# Difference between revisions of "Capillary waves"

## Thermal capillary waves

Thermal capillary waves are oscillations of an interface which are thermal in origin. These take place at the molecular level, where only the surface tension contribution is relevant.

Capillary wave theory (CWT) is a classic account of how thermal fluctuations distort an interface (Ref. 1). It starts from some intrinsic surface that is distorted. By performing a Fourier analysis treatment, normal modes are easily found. Each contributes a energy proportional to the square of its amplitude; therefore, according to classical statistical mechanics, equipartition holds, and the mean energy of each mode will be $kT/2$. Surprisingly, this result leads to a divergent surface (the width of the interface is bound to diverge with its area) (Ref 2). This divergence is nevertheless very mild: even for displacements on the order of meters the deviation of the surface is comparable to the size of the molecules. Moreover, the introduction of an external field removes the divergence: the action of gravity is sufficient to keep the width fluctuation on the order of one molecular diameter for areas larger than about 1 mm2 (Ref. 2).

Recently, a procedure has been proposed to obtain a molecular intrinsic surface from simulation data (Ref. 3). The density profiles obtained from this surface are, in general, quite different from the usual mean density profiles.

## Gravity-capillary waves

These are ordinary waves excited in an interface, such as ripples on a water surface. Their dispersion relation reads, for waves on the interface between two fluids of infinite depth: $\omega^2=\frac{\rho-\rho'}{\rho+\rho'}gk+\frac{\sigma}{\rho+\rho'}k^3,$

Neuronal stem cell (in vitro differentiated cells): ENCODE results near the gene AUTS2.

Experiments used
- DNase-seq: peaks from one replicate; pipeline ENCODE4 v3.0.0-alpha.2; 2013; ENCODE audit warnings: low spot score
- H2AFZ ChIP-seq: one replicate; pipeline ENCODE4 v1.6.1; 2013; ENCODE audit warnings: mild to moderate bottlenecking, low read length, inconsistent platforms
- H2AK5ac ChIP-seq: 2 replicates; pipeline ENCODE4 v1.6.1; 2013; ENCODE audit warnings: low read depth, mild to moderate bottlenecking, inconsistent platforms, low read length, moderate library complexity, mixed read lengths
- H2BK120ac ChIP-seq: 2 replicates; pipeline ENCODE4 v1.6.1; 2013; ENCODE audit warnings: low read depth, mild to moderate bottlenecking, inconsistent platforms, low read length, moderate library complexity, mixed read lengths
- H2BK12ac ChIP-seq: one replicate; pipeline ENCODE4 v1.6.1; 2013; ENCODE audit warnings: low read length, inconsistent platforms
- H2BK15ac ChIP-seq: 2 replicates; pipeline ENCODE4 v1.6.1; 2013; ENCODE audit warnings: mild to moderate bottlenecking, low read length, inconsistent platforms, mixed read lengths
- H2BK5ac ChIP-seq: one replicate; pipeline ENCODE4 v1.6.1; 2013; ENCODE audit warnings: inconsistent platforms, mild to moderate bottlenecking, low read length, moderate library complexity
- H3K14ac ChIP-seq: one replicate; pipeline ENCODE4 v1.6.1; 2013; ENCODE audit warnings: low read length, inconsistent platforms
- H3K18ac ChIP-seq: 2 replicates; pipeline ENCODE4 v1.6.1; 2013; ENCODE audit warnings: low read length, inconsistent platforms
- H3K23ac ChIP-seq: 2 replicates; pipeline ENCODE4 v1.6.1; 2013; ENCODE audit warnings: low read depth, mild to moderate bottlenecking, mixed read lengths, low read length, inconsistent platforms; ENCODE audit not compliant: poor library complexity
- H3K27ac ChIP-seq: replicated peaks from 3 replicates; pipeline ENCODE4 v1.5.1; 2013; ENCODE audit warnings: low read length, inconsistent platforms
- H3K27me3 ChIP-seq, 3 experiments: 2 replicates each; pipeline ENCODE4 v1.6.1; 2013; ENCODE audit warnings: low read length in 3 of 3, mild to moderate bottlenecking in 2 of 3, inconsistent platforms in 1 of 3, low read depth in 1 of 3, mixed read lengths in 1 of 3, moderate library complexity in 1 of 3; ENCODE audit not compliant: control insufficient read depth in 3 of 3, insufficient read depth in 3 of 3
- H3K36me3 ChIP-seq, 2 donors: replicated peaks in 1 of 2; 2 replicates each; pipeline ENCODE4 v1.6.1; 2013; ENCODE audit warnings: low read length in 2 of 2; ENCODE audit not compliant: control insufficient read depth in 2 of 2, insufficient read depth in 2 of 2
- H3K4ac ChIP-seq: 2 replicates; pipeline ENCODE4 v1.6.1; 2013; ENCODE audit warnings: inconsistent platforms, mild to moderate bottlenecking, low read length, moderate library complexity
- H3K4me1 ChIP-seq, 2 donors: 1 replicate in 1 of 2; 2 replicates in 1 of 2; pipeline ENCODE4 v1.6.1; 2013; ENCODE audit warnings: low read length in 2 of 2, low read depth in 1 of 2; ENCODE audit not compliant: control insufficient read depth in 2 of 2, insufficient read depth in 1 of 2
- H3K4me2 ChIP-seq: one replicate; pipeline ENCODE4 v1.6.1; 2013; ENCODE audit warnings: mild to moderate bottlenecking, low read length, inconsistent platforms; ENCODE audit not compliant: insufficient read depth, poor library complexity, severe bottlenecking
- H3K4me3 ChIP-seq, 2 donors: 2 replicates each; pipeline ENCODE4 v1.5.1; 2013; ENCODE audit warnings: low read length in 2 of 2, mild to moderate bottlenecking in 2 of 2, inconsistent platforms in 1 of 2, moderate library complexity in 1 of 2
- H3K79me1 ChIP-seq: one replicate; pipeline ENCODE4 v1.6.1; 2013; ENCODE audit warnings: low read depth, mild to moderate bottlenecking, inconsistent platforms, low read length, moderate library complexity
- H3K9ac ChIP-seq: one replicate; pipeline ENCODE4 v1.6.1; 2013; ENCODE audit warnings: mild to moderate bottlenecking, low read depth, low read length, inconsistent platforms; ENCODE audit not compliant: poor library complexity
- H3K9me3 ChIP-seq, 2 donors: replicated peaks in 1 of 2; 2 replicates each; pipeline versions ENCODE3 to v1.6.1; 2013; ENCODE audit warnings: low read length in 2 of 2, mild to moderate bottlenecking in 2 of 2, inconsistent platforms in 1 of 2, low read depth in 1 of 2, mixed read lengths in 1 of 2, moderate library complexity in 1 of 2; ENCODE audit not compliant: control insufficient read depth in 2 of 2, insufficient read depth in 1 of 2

where ω is the angular frequency, g the acceleration due to gravity, σ the surface tension, ρ and ρ‘ the mass density of the two fluids (ρ > ρ‘) and k the wavenumber.

### Derivation

This is a sketch of the derivation of the general dispersion relation, see Ref.  for a more detailed description.

Three contributions to the energy are involved: the surface tension, gravity, and hydrodynamics. The part due to gravity is the simplest: integrating the potential energy density due to gravity, $\rho g z$ from a reference height to the position of the surface, $z=h(x,y)$: $E_\mathrm{g}= \int dx\, dy\, \int_0^h dz \rho g z = \rho g /2 \int dx\, dy\, h^2.$

(For simplicity, we are neglecting the density of the fluid above, which is often acceptable.)

An increase in area of the surface causes a proportional increase of energy: $E_\mathrm{st}= \sigma \int dx\, dy\ \sqrt{(dh/dx)^2+(dh/dy)^2} \approx \sigma/2 \int dx\, dy\ [(dh/dx)^2+(dh/dy)^2],$

where the fist equality is the area in this (de Monge) representation, and the second applies for small values of the derivatives (surfaces not too rough).

The last contribution involves the kinetic energy of the fluid: $T= \rho/2 \int dx\, dy\, \int_{-\infty}^h dz v^2,$

where $v$ is the module of the velocity field $\vec{v}$. If the fluid is incompressible and its flow is irrotational (often, sensible approximations), its flow will be potential: $\vec{v}=\nabla\psi$, and $\psi$ must satisfy Laplace equation $\nabla^2\psi=0$. This equation can be solved with the proper boundary conditions: $\vec{v}$ must vanish well below the surface (in the "deep water" case, which is the one we consider), and it vertical component must match the motion of the surface: $v_z=dh/dt$ at $z=h$. Performing the $\int_{-\infty} dz$ integration one is left with a surface integral for the kinetic energy. One is then left with two contribution to the potential energy involving $h$, $dh/dx$, and $dh/dy$, and one for the kinetic energy involving $dh/dt$, all three being surface integrals. Constructing the Lagrangian of this system one readily finds a wave-like equation, whose oscillatory solutions satisfy $\omega^2=g k+\frac{\sigma}{\rho}k^3,$

the same dispersion as above if $\rho'$ is neglected.